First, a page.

The dramatic Chilean landscape is literally alive. Geysers burst from the earth in the north, 50 of the country’s 2000 volcanoes are still erupting, and as the sun goes down over the Salt Mountain range, you can hear the white-crusted rock formations cracking as they contract. This is a wild country of never-ending horizons, the world’s driest desert, snow-capped mountains, and folk tradition.
Despite dark periods of military dictatorship under Pinochet, Chileans are warm, friendly, and open to visitors; descended from the Spanish, they are also known for their looks. Traditions include playing panpipes and bamboo flutes known as quenas, and, aside from football, the national sport is the controversial Chilean Rodeo.
Being the longest country in the world vertically, Chile varies hugely in landscape and culture along its 2700 miles, making it a vastly diverse and fascinating destination. The mighty snow-capped Andes run like a spine down the length of the country, passing alongside the world’s driest desert, the spectacular Torres del Paine National Park and humid monkey puzzle rainforest, all the way to the southernmost point of civilization, Tierra Del Fuego.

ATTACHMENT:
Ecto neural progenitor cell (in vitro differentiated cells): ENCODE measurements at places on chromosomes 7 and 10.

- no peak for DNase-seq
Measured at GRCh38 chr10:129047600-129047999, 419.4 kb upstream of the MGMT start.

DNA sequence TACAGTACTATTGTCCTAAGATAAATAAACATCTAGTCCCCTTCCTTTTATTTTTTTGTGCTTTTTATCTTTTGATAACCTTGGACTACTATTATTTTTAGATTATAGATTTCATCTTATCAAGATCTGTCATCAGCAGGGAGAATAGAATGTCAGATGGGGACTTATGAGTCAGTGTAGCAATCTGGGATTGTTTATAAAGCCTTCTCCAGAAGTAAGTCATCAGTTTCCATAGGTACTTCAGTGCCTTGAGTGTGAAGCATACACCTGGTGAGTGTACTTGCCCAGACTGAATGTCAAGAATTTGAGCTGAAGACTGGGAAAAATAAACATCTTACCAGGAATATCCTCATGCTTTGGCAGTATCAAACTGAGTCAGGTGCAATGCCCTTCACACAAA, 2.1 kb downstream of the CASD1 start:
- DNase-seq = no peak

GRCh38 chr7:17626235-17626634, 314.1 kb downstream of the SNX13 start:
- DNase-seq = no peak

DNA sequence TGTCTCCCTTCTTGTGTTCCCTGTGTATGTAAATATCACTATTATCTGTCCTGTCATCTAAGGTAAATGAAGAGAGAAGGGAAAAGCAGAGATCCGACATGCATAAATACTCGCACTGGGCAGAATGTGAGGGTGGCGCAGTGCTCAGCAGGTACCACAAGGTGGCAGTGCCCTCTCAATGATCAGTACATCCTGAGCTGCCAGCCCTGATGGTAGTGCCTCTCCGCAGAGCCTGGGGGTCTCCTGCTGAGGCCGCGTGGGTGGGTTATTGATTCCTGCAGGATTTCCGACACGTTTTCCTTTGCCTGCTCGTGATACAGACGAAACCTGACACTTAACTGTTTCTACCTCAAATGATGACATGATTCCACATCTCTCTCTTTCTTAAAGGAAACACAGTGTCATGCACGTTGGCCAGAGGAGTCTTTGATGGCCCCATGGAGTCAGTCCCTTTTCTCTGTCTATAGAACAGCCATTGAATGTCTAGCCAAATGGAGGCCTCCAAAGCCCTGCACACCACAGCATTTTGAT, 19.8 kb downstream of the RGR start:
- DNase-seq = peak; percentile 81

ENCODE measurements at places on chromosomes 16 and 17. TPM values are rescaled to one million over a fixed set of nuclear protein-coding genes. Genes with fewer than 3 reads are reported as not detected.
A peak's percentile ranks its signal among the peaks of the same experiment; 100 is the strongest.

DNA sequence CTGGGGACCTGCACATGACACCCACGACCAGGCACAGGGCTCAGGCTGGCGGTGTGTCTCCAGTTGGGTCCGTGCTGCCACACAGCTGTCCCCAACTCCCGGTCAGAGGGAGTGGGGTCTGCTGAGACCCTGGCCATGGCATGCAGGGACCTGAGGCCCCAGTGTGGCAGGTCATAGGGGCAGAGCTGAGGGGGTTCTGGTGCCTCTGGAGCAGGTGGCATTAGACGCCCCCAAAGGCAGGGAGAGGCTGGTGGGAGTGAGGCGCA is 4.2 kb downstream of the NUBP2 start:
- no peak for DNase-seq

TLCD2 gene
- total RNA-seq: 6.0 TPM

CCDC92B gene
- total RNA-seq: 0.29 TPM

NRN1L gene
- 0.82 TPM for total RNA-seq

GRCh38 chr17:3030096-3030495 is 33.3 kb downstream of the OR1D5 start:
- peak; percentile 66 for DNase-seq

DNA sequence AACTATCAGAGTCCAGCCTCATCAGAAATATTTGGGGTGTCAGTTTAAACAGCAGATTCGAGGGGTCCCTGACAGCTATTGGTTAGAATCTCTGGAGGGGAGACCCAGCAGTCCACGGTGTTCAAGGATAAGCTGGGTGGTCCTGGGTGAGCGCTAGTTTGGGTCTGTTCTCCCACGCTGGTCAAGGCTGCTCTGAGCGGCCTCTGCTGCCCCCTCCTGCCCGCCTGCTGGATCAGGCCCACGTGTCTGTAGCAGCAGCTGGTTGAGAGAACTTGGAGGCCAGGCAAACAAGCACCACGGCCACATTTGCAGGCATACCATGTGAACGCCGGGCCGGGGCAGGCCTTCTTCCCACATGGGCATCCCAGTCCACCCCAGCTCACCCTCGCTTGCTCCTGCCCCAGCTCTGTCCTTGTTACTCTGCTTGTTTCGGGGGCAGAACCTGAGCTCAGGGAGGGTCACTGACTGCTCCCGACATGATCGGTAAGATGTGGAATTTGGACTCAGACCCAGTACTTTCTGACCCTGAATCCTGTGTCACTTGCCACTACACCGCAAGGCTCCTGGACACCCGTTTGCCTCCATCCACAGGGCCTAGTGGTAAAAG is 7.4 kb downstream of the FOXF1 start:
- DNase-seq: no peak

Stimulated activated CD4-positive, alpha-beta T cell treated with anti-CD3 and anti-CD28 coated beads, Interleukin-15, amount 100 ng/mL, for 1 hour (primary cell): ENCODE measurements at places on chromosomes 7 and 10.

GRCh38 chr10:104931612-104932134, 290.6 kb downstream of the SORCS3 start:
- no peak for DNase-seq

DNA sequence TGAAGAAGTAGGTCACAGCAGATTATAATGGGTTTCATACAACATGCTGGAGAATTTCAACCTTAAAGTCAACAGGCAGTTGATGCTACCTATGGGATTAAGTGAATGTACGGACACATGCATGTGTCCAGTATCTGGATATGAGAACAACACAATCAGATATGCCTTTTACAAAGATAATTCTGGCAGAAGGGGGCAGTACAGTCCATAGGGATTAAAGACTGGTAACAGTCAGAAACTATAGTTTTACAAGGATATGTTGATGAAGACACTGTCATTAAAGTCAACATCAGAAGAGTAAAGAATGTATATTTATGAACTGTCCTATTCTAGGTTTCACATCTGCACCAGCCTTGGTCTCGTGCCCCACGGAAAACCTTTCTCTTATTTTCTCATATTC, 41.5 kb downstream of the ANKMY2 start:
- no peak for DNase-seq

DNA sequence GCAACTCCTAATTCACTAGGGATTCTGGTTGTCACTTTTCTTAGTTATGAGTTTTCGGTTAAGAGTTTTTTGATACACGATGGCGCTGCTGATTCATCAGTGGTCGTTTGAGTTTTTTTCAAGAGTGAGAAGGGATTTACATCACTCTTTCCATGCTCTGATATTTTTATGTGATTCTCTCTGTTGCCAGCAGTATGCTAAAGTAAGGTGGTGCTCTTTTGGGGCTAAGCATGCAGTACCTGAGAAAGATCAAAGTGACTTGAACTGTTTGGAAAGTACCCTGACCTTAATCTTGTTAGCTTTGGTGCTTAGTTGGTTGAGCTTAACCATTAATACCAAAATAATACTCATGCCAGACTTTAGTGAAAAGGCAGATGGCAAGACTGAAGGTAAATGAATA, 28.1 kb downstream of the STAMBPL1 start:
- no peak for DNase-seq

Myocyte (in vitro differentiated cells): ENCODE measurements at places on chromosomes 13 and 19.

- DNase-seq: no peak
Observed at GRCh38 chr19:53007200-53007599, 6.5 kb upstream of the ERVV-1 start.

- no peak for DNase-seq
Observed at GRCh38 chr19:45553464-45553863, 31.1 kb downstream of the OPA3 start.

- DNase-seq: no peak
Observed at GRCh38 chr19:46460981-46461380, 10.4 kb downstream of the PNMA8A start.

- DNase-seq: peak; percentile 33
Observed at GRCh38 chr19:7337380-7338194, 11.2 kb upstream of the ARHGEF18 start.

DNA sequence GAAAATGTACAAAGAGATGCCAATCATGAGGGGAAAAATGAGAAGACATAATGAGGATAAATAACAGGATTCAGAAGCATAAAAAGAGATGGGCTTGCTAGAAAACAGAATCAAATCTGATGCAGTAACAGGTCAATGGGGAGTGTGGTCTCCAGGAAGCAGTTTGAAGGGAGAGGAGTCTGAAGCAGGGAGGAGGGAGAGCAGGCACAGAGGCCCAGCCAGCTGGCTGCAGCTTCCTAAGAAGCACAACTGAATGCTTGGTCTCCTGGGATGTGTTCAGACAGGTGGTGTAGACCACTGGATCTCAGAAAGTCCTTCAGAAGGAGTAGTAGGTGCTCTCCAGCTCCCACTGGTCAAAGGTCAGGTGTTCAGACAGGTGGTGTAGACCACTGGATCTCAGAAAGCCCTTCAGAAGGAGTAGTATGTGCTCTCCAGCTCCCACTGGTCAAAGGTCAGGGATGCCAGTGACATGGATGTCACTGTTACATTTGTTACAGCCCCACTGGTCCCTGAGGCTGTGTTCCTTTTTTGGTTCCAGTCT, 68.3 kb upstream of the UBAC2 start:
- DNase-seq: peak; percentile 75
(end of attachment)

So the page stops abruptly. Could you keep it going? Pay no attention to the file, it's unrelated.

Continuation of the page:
The scorched Atacama is filled with surprising rock formations, and if you look a little closer you may find faces carved into Incan forts and flamingos gathered around its bordering oases. Walking, riding, and 4x4 tours are the best way to see these up close, after which, a spot of Class III white water rafting will be the refreshing antidote you need.
Whether you’re looking for a photographer’s dream trip, a wild desert adventure, complete escapism, or an unusual cultural experience, Chile has it all.